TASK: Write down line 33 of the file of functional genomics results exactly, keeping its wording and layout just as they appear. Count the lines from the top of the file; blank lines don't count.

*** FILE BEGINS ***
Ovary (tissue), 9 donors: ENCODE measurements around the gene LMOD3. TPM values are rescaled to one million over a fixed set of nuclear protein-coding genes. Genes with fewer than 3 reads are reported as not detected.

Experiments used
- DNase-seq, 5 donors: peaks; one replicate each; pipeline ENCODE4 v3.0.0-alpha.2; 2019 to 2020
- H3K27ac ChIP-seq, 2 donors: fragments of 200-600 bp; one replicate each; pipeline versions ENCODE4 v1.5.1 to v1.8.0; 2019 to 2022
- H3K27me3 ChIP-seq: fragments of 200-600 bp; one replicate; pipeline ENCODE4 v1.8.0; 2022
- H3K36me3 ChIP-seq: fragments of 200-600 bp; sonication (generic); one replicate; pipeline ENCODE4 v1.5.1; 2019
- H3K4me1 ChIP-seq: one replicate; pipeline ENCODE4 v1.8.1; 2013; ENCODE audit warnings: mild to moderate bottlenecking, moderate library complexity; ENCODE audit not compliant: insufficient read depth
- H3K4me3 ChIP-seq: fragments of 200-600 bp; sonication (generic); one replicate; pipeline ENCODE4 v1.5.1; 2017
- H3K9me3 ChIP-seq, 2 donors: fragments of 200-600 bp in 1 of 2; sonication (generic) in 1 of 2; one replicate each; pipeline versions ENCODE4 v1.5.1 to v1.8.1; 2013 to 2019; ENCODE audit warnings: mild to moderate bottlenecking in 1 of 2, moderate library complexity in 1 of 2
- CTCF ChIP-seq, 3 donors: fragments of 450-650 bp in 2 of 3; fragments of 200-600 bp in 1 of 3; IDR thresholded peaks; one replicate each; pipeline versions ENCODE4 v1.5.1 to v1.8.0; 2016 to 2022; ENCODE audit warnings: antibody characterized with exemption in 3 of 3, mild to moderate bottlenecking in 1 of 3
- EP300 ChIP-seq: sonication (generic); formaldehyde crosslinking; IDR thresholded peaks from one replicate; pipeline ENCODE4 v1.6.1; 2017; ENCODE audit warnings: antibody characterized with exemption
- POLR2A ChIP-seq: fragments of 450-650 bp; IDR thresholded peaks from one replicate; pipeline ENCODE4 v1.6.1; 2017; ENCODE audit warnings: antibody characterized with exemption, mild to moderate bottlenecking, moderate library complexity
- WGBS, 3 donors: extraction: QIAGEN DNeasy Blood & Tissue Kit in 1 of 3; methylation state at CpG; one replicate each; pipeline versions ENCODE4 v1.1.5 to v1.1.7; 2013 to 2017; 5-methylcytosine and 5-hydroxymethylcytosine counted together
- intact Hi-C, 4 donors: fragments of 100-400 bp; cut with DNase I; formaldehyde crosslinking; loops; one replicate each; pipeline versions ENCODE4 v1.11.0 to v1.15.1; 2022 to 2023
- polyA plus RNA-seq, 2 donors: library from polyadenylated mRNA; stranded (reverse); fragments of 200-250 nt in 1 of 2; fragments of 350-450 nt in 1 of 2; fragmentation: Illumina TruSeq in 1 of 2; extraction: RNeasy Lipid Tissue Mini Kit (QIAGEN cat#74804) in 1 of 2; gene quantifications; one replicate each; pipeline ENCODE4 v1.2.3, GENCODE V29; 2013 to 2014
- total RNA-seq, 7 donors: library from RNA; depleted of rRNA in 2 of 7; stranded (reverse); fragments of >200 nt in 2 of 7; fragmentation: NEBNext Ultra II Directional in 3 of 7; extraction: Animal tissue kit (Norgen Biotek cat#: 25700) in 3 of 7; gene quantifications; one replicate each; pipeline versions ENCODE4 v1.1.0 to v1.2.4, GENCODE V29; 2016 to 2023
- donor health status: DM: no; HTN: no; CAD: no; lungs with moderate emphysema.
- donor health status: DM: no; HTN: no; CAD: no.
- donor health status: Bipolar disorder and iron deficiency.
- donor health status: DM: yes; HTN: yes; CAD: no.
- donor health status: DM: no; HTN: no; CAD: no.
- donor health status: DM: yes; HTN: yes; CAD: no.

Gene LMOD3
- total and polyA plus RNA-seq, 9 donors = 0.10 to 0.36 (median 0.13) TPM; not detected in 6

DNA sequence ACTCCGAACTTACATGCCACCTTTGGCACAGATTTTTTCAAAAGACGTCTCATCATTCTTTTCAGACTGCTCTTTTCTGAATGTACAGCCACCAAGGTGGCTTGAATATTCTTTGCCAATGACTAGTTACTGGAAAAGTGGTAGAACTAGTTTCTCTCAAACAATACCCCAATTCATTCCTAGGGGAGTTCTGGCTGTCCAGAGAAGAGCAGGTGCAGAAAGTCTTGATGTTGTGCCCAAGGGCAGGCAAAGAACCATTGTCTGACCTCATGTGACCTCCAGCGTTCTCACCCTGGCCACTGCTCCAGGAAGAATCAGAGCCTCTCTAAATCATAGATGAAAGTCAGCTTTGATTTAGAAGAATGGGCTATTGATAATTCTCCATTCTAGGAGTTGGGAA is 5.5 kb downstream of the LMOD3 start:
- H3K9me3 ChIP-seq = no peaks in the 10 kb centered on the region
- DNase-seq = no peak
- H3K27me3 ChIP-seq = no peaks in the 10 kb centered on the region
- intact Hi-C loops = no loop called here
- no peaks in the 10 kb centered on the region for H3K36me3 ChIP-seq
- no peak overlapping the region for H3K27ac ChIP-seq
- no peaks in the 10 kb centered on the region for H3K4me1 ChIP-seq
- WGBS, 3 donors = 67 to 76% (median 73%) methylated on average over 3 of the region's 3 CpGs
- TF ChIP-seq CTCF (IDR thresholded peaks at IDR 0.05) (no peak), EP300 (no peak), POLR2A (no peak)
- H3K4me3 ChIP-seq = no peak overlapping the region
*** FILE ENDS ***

- WGBS, 3 donors = 67 to 76% (median 73%) methylated on average over 3 of the region's 3 CpGs